Mark E (pictured above), label head of Merc Music, released his most recent album, Stone Breaker, via Ghostly back in May. With the DJ/producer gearing up for a short US tour in December, Ghostly has shared this edit of "Oranges," which is taken from the aforementioned LP, by Brooklyn house/disco fanatic Jacques Renault. Stripping away most of the tribal percussion found on the original, Renault's re-imagining converts the tune into an ephemeral slice of house music, with a series of muted chord stabs holding everything together. Hit the jump for Mark E's upcoming US tour dates. Read more »
The considerably prolific London producer known as Om Unit is prepared to drop his latest EP, Transport, on November 28 via the Civil imprint, and has passed along its opening tune, "Swimming Dragon," to serve as the first taste of the forthcoming release. In the past year or two, Om Unit has established himself as a producer who is not afraid to move between genres while still seeming to keep at least one foot firmly placed in UK bass, and this production is no different. Almost unclassifiable except for an all encompassing 'future-music' tag, "Swimming Dragon" folds pieces of electro-house drums, dubstep-appropriate low-end, and the kind of hazy, arp-filled synth clouds that one might expect to find from a West Coast beat head. There are even some Asiatic flute samples buried in there, too.
Italo pioneer Giorgio Moroder's 1979 classic "E=MC²" single is set to be re-released on December 2 via Scandinavia's Deeplay imprint. Labeled as the Italian Connection Remix Package, the re-release will include remixes of Moroder's tune from fellow Italians, including the likes of Alexander Robotnick and Daniele Baldelli. Read more »
Steve Hauschildt may be best known for his role in the Emeralds trio of ambient explorers, but with the release of his new solo endeavor, Tragedy & Geometry (artwork above, read our glowing review here), earlier this week, he has begun to establish himself as a fine producer of celestial sonics in his own right. Here we have album standout "Already Replaced," a twisting excursion that revolves around a twinkling arpeggio and lush, almost horn-like, pads. Layers of glistening delay and reverb coat the nostalgic piece in a vast New Age sheen, through which only the occasional melodic flairs peak through. (via Altered Zones)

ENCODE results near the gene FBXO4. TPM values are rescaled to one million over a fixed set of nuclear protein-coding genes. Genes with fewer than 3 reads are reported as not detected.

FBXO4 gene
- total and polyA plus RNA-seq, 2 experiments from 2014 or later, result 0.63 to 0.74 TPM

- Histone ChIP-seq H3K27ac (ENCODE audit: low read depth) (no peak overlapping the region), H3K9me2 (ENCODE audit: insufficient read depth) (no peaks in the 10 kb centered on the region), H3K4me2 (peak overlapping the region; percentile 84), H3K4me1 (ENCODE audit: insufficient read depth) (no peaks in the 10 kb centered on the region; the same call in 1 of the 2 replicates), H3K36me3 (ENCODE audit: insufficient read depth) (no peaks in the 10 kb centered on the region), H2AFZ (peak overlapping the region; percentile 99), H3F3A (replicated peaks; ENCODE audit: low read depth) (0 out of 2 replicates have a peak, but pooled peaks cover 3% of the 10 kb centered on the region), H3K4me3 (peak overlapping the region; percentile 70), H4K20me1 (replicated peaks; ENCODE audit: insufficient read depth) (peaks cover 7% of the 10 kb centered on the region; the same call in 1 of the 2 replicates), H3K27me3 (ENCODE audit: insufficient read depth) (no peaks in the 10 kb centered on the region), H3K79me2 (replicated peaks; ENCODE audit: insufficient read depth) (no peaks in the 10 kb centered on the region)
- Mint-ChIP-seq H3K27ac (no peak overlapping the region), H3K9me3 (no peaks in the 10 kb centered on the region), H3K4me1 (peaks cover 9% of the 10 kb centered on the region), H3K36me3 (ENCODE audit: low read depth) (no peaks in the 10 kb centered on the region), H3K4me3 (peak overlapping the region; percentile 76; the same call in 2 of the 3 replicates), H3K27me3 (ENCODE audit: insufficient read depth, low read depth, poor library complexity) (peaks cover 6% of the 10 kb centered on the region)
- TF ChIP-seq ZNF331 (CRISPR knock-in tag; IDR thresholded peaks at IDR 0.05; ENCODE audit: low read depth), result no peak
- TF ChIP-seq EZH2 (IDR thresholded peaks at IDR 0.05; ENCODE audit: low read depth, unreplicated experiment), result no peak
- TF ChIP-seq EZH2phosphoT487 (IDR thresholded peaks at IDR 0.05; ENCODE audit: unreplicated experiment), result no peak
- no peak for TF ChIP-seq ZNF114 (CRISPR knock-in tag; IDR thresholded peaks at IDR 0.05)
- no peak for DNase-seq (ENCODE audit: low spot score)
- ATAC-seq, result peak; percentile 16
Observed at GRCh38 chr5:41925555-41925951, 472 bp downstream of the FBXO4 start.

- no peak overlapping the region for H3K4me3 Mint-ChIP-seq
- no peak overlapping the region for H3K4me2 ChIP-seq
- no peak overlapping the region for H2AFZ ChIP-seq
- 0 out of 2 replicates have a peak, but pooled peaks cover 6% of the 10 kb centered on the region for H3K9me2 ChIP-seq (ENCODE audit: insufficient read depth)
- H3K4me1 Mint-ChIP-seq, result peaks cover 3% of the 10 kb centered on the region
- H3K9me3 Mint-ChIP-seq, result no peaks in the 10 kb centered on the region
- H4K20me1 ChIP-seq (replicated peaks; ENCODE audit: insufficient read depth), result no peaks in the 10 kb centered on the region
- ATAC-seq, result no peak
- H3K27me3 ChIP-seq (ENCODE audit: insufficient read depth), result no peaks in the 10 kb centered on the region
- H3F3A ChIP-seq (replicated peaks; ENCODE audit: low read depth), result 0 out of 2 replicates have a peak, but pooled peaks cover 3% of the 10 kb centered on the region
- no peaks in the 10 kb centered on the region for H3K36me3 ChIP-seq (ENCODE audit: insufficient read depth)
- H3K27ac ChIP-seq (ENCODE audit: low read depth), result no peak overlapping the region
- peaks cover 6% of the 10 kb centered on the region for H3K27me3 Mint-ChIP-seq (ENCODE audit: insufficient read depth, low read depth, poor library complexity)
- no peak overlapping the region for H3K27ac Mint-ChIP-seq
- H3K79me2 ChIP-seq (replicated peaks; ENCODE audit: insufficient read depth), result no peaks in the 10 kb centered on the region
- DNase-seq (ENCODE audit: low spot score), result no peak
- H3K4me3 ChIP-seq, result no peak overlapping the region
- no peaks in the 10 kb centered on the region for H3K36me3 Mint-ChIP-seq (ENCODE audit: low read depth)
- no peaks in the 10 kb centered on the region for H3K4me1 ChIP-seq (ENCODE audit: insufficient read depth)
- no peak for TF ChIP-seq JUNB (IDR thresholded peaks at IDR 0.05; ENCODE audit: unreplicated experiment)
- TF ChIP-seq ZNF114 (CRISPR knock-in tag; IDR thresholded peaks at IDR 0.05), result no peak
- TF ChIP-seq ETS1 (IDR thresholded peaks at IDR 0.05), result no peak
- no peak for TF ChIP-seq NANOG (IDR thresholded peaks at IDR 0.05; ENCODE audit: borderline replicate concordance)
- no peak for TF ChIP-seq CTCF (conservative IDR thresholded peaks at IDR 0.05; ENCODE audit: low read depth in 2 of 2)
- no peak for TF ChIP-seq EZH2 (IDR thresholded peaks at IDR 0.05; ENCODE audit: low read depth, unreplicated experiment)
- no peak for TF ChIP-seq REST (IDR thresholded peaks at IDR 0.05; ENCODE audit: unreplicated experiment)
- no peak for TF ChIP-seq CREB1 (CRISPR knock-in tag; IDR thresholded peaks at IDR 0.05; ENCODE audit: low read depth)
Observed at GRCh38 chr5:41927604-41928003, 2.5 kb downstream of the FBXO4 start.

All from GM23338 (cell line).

With Sepalcure's self-titled debut LP set to drop via the Hotfush imprint next Monday, November 21, the duo has one final piece of pre-promtion to share in the form of album cut "See Me Feel Me." Read more »
The bass-obsessed masterminds at Rinse FM will once again team up with the people behind London club night FWD>> for another Boxing Day celebration, which will host all of the station's current DJs under one roof. Read more »
One inherent element of most ambient music—of the electronic variety, specifically—is the lack of distinct rhythms. At the most, artists will infuse their compositions with extremely loose rhythms, which can prove to be an ideal approach for creating surreal and immersive sound worlds. Synth noodler Oneohtrix Point Never is certainly no stranger to ambling melodies (both LPs Rifts and Returnal are comprised almost entirely of drifting washes of Juno 60 tones), nor is Blanck Mass, the solo moniker of Benjamin Power from Fuck Buttons. Steve Hauschildt, who also devotes his time to Cleveland trio Emeralds, is another like-minded auteur of analog electronics and cosmic soundscapes. He's also an avid lover of transportive, kosmiche-style rhythms, and deftly infuses much of his latest synth-driven solo album, Tragedy & Geometry, with the hypnotic churn of those sounds. Suffice it to say, the combination's results are nothing short of excellent. Read more »
Following his latest 12" and before the release of his debut LP, As Above, So Below, Hackman turned in this excellent remix of UK synth-pop songstress Charli XCX (pictured above). As would be expected, the Leeds-based DJ/producer smooths things out a bit here, reigning in the buzzing electro-house vibes of the original in exchange for a blissfull, garage-indebted sound. Charli XCX's vocals lend themselves perfectly to the sultry, stepping beat, which chugs along underneath her plaintive croon—resulting in a version of the "Nuclear Seasons" that could very well be the high point of the tune's forthcoming single, which drops next Monday, November 21.
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